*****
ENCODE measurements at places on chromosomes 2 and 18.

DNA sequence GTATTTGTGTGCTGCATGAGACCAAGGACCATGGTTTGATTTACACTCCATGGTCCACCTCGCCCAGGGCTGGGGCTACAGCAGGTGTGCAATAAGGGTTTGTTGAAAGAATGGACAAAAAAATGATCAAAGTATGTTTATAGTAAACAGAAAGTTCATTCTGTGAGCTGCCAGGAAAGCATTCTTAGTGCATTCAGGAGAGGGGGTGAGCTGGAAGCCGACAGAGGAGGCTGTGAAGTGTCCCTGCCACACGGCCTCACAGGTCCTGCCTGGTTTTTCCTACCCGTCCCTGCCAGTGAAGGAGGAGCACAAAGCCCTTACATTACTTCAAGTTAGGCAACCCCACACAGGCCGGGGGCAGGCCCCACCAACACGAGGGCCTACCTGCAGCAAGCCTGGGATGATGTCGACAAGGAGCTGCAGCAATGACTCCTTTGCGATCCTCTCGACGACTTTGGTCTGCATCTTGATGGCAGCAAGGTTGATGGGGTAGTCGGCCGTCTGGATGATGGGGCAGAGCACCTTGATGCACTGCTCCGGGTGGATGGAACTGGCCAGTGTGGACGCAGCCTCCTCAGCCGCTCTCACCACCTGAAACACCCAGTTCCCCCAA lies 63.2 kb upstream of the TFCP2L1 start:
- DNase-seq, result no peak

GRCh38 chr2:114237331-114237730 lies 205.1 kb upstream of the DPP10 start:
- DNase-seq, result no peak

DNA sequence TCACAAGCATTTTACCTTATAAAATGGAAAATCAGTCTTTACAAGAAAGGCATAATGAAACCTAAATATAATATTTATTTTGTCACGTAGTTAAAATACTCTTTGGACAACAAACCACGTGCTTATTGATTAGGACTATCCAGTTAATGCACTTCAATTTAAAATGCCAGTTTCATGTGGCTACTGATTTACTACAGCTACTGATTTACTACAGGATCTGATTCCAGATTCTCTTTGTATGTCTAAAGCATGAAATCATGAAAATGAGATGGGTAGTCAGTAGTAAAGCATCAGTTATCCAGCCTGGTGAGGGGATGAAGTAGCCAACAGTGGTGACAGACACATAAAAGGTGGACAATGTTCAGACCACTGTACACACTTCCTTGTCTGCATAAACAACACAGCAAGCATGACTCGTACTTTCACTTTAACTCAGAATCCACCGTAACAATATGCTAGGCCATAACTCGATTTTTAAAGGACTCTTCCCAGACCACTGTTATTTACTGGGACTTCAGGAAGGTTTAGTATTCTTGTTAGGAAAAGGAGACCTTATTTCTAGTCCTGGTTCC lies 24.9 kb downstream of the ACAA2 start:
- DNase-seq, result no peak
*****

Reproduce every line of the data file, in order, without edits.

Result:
ENCODE measurements at places on chromosomes 2 and 18.

DNA sequence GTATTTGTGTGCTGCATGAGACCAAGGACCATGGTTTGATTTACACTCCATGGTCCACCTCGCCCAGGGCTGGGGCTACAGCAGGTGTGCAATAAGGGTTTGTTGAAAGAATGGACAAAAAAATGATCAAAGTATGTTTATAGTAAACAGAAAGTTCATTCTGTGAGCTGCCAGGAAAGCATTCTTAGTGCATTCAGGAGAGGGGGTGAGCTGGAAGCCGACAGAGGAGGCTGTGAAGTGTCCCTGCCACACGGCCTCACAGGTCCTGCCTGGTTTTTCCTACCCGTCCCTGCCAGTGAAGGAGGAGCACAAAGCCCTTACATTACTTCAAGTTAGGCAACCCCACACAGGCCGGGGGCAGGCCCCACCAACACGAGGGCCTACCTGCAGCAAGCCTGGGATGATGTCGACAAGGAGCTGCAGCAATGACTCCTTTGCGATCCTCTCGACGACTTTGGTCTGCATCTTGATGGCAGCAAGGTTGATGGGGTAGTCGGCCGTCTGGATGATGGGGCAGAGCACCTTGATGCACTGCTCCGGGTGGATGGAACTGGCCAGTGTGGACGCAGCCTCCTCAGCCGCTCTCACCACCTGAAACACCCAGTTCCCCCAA lies 63.2 kb upstream of the TFCP2L1 start:
- DNase-seq, result no peak

GRCh38 chr2:114237331-114237730 lies 205.1 kb upstream of the DPP10 start:
- DNase-seq, result no peak

DNA sequence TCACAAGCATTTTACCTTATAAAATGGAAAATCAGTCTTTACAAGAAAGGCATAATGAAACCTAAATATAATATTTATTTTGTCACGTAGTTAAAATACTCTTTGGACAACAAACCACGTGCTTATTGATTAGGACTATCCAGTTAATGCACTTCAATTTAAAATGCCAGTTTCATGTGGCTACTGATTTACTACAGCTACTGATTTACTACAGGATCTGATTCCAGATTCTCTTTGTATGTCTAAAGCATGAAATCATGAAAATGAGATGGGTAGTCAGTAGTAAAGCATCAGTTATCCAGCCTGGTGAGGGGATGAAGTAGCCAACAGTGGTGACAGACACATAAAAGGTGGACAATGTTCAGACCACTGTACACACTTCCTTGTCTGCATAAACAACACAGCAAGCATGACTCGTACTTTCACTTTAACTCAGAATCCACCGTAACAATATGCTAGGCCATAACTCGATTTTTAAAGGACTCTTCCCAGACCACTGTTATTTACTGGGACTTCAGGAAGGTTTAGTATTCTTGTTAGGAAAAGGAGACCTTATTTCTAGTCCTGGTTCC lies 24.9 kb downstream of the ACAA2 start:
- DNase-seq, result no peak